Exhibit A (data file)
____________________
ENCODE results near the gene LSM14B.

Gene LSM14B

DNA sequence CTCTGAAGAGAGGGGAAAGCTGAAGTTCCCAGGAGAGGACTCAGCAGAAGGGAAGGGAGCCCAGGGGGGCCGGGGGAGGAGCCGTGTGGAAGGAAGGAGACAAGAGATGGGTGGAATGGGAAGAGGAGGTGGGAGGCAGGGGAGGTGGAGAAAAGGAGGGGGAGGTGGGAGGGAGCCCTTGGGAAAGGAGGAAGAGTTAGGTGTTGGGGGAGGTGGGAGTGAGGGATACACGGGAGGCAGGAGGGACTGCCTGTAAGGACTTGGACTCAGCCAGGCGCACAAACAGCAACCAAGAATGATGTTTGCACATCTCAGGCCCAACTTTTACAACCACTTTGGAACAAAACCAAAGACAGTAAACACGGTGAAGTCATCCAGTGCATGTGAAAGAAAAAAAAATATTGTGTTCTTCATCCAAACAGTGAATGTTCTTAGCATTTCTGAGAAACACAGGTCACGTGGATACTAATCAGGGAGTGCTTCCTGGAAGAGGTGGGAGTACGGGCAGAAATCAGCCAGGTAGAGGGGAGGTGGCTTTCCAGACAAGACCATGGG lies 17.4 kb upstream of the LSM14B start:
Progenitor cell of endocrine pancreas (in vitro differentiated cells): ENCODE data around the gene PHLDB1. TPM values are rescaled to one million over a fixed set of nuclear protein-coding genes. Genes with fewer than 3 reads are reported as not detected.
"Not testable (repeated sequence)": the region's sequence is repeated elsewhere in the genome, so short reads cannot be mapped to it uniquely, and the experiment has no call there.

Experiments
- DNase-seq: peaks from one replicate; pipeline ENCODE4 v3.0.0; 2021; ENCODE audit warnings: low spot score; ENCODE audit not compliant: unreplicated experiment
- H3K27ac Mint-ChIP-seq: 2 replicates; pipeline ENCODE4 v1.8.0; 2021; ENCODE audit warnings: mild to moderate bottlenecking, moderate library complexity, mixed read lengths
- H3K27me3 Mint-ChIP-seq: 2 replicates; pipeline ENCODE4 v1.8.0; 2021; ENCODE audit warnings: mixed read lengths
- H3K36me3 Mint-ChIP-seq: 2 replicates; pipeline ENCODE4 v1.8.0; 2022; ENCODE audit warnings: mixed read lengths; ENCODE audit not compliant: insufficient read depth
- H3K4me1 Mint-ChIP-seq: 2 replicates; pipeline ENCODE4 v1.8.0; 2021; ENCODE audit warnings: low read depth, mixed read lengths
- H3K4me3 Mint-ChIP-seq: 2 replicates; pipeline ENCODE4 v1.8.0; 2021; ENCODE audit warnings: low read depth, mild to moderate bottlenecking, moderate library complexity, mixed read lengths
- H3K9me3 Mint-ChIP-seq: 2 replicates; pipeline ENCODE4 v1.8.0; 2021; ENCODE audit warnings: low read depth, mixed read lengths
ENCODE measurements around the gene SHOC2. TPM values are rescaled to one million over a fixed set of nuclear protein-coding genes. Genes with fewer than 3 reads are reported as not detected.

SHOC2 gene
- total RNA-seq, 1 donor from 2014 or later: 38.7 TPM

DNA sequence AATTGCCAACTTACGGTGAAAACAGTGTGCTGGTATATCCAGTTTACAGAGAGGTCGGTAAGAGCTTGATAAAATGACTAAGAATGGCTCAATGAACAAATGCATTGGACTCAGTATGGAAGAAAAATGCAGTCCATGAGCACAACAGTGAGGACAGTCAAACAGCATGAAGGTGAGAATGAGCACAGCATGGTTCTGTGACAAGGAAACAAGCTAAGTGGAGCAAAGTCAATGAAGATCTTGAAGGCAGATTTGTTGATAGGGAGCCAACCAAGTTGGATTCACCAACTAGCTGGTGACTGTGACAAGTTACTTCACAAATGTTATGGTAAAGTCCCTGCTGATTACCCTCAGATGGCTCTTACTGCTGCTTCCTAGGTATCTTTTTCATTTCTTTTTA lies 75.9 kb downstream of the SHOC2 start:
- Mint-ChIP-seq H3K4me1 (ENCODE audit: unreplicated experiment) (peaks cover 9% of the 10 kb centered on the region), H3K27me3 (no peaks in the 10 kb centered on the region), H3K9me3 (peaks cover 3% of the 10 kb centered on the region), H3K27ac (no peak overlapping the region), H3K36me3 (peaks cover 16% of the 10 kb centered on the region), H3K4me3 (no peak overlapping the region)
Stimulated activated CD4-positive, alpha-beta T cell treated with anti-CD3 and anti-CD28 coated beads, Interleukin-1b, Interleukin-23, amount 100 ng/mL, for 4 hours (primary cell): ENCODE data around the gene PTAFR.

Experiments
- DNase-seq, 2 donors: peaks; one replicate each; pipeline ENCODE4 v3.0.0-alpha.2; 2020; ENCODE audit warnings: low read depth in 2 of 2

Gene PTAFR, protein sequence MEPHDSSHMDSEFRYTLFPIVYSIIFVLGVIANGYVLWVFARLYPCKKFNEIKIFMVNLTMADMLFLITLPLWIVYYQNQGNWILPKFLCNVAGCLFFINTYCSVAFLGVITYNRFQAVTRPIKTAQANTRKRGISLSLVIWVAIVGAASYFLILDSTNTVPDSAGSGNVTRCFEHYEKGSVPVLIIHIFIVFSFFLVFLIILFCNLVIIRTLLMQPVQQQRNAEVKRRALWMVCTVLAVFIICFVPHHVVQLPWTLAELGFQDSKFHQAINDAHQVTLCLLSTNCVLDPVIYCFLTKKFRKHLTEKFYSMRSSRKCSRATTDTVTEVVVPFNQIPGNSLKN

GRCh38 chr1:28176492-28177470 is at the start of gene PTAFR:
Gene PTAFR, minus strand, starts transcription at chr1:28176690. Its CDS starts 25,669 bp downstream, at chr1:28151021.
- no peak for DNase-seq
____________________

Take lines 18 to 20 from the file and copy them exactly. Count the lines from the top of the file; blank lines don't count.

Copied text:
- Mint-ChIP-seq H3K4me1 (ENCODE audit: unreplicated experiment) (peaks cover 9% of the 10 kb centered on the region), H3K27me3 (no peaks in the 10 kb centered on the region), H3K9me3 (peaks cover 3% of the 10 kb centered on the region), H3K27ac (no peak overlapping the region), H3K36me3 (peaks cover 16% of the 10 kb centered on the region), H3K4me3 (no peak overlapping the region)
Stimulated activated CD4-positive, alpha-beta T cell treated with anti-CD3 and anti-CD28 coated beads, Interleukin-1b, Interleukin-23, amount 100 ng/mL, for 4 hours (primary cell): ENCODE data around the gene PTAFR.

Experiments